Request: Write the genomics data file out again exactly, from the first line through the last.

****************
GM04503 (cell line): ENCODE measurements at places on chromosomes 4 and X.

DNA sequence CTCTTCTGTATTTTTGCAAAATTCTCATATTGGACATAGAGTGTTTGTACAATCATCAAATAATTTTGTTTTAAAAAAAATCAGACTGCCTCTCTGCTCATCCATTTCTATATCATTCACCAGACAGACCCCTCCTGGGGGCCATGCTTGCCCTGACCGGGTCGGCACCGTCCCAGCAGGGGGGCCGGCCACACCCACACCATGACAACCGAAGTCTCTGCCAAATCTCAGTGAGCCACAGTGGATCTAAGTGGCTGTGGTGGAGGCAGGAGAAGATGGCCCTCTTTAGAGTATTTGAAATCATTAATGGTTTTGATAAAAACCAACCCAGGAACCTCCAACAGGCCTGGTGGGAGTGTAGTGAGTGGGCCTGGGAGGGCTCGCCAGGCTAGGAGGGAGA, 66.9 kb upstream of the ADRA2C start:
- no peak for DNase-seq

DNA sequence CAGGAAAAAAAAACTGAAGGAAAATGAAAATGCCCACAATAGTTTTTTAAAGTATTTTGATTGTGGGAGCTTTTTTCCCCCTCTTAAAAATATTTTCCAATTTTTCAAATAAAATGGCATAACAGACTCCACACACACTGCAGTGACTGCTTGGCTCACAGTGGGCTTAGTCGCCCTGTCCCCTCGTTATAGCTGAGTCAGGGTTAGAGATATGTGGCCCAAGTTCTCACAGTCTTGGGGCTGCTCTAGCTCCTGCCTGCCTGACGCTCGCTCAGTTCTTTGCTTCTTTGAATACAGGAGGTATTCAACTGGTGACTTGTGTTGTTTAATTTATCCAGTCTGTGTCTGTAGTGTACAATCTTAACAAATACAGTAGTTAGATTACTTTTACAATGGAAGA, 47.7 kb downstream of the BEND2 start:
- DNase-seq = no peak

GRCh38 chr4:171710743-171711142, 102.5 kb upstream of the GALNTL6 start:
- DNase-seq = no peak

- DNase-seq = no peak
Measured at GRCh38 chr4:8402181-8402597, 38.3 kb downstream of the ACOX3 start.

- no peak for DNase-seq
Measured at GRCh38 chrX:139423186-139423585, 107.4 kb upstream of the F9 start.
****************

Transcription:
GM04503 (cell line): ENCODE measurements at places on chromosomes 4 and X.

DNA sequence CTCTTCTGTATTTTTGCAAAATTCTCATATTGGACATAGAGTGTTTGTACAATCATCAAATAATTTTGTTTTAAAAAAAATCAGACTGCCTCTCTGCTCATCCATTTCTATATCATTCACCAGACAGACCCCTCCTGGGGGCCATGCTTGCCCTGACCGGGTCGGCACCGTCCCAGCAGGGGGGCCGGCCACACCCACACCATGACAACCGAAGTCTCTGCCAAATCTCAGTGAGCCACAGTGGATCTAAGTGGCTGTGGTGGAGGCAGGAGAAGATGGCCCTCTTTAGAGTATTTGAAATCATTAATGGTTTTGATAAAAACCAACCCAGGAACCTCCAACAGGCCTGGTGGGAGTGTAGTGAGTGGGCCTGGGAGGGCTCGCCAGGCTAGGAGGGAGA, 66.9 kb upstream of the ADRA2C start:
- no peak for DNase-seq

DNA sequence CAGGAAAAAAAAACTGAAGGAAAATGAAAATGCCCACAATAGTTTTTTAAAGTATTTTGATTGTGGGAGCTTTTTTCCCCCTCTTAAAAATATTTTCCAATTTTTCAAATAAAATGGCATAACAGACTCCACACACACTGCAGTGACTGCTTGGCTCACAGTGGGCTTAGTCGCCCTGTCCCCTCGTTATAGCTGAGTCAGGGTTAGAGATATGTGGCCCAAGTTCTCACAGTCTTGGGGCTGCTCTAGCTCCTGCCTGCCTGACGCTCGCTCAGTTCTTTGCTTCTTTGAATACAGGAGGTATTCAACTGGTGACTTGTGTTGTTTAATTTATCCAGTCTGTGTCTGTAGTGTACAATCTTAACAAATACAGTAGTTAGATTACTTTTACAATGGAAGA, 47.7 kb downstream of the BEND2 start:
- DNase-seq = no peak

GRCh38 chr4:171710743-171711142, 102.5 kb upstream of the GALNTL6 start:
- DNase-seq = no peak

- DNase-seq = no peak
Measured at GRCh38 chr4:8402181-8402597, 38.3 kb downstream of the ACOX3 start.

- no peak for DNase-seq
Measured at GRCh38 chrX:139423186-139423585, 107.4 kb upstream of the F9 start.